Just trying to get some better understanding here.
Andrew is reasoning about using a cat-dataset pretrained NN to do transfer learning for a radiology-dataset. I do understand its just an example but started thinking about what is being transferred. I guest it about determining how much of the front-part of the network you need. Where the generic parts of image classification is. Is it mostly the actual network architecture that is valuable rather than the the pre-trained weight of each layer? Or a combination of both I guess? Andrew talked about speed of training and I guess finding a better starting point than simply initializing randomly is favourable?. Then why cant transfer learning be leveraged to some extent when training on the same dataset when searching for hyperparameters? Shouldn’t the weights from a previous run make sense to reuse to speed up learning there as well?
Reading about the “The LR (learning rate) range test” they adopt a warm-restart which sounds like a version of “transfer learning” in between iterations.
When you use “transfer learning”, it’s not just the architecture of the network: you actually use the learned weights. The fundamental idea is that the early layers of the network are learning to recognize more generic “features”, e.g. edges, curves and the like. Then the later layers can specialize into recognizing more specific things like a cat’s ear.
In the case of hyperparameter tuning, whether you can use the previously learned weights kind of depends on which hyperparameters you are talking about. If it’s the number of neurons output from any of the hidden layers or the activation functions in the hidden layers, then the previous weights are not very relevant, right?
Please, if someone could help me to clarify some questions for understanding…
I got the point of taking advantage from the pre-trained earlier layers for low level features, but when considering the possibility of full update of the model that updates all weights and bias (this possibility is mentioned in the class), what are the points:
- take advantage of the model architecture?
- the current weights and bias instead of random values as the starting point for optimization (loss/cost)?
When you do transfer learning, it is expected that if you add any additional layers to specialize the network to your particular data, then you have to do additional training at least of the new layers that you added. Then I think your question is (if I can rephrase a little just to make sure we are talking about the same thing) how do you decide whether you also need to do additional training on the earlier layers of the network?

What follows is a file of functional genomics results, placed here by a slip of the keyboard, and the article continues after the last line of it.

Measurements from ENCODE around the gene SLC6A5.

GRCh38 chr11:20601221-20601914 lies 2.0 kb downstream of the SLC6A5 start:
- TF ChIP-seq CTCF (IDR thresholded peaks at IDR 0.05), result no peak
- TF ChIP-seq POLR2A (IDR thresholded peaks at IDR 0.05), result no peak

I should start with a big disclaimer here: I have never actually tried to apply Transfer Learning on my own to a new problem, so all I know is just based on what I’ve heard Prof Ng say in these courses. So please take the following ideas with appropriate dosage of salt …
I think the fundamental question boils down to whether your particular input data is different in any significant way with respect to low level features compared to the original training corpus that was used to create the model you are starting with. Normally one would assume that the point of starting with a pretrained model is that it was trained on a large and pretty general dataset, so it would usually not be necessary to do any additional training on the early layers. E.g. one assumes that the training corpus covers the same image types (RGB, PNG or …) and that the corpus includes daylight, indoor, color, greyscale and black and white images (if your data includes b & w or greyscale) with the same general scale and format and so forth.
But the top level rule is always: do what works, right? If you try keeping the early layers frozen and training only your added layers or the layers past some point, then do you get accuracy results that are good enough for your purposes? If not, then one thing to consider might be trying additional training on the earlier layers of the network as well. Of course you would start with the pretrained weights for those layers rather than starting from scratch. If you start from scratch, then what is the real point other than starting with an architecture that is known to work. In other words, just copying the network architecture and training completely from scratch is not technically “transfer learning”. It’s just copying another architecture … That’s a perfectly valid and very common thing to do (as Prof Ng discussed back in Course 2), but just not quite the same as “transfer learning”.
Thank you @paulinpaloalto! You got my question and gave an outstanding explanation
Following along with the Deep Learning Specialization, I think that this video from Convolution Neural Networks course #4 will be of great help:
It explains three cases depending on the amount of available data for your specific task.